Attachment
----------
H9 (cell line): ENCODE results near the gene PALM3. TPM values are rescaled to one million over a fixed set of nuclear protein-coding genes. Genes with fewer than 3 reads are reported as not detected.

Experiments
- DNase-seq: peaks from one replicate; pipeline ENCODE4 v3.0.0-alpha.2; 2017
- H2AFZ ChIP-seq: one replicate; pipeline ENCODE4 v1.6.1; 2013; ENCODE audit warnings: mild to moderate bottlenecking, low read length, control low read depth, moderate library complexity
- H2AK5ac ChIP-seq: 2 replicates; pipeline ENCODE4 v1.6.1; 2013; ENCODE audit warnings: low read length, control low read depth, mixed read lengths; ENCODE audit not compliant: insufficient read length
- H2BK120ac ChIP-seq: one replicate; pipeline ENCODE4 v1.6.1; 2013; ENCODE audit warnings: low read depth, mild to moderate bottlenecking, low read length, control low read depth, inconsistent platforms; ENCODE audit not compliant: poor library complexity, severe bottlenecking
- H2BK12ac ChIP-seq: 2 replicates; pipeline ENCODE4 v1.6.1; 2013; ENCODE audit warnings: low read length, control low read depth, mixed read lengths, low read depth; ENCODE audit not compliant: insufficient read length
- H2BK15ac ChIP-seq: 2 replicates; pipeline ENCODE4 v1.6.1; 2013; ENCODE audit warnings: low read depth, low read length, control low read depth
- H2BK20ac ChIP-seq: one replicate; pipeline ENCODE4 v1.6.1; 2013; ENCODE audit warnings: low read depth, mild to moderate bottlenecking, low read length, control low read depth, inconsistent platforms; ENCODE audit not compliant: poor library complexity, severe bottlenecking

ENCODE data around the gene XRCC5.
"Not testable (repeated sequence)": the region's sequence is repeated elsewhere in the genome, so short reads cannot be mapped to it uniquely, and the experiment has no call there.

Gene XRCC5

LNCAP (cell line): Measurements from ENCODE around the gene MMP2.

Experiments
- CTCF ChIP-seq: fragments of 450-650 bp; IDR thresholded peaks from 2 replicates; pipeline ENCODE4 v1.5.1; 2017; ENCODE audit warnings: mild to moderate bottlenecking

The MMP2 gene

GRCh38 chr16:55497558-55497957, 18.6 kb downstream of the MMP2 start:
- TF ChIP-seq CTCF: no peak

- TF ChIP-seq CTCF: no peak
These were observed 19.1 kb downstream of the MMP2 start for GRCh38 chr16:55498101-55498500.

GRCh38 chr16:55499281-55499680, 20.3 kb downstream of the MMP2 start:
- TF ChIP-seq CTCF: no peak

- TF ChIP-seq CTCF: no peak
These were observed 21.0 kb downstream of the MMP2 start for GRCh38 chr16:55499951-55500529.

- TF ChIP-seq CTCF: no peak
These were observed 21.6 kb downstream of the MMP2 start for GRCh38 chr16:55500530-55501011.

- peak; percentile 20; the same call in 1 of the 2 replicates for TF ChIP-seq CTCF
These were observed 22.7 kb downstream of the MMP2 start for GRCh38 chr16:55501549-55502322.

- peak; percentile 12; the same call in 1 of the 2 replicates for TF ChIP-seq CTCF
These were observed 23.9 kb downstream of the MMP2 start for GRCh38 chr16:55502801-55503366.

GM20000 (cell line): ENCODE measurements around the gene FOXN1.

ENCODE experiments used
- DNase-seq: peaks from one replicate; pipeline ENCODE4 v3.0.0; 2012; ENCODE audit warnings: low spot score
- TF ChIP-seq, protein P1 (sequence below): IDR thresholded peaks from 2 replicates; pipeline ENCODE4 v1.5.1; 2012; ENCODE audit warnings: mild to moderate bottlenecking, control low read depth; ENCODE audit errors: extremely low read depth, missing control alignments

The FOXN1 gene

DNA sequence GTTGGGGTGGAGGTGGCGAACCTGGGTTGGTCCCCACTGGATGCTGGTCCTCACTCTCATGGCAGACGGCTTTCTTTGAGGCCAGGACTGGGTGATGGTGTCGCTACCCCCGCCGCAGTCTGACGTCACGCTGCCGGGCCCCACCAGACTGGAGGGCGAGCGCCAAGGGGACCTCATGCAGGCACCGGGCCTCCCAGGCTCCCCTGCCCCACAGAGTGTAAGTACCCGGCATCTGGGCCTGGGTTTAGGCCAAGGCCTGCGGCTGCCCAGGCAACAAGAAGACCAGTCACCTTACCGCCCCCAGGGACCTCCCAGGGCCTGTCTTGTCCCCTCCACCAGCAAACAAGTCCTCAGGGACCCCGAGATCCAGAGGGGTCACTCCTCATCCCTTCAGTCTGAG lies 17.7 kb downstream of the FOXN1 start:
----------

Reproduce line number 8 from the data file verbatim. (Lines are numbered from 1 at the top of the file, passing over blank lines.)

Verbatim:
- H2BK15ac ChIP-seq: 2 replicates; pipeline ENCODE4 v1.6.1; 2013; ENCODE audit warnings: low read depth, low read length, control low read depth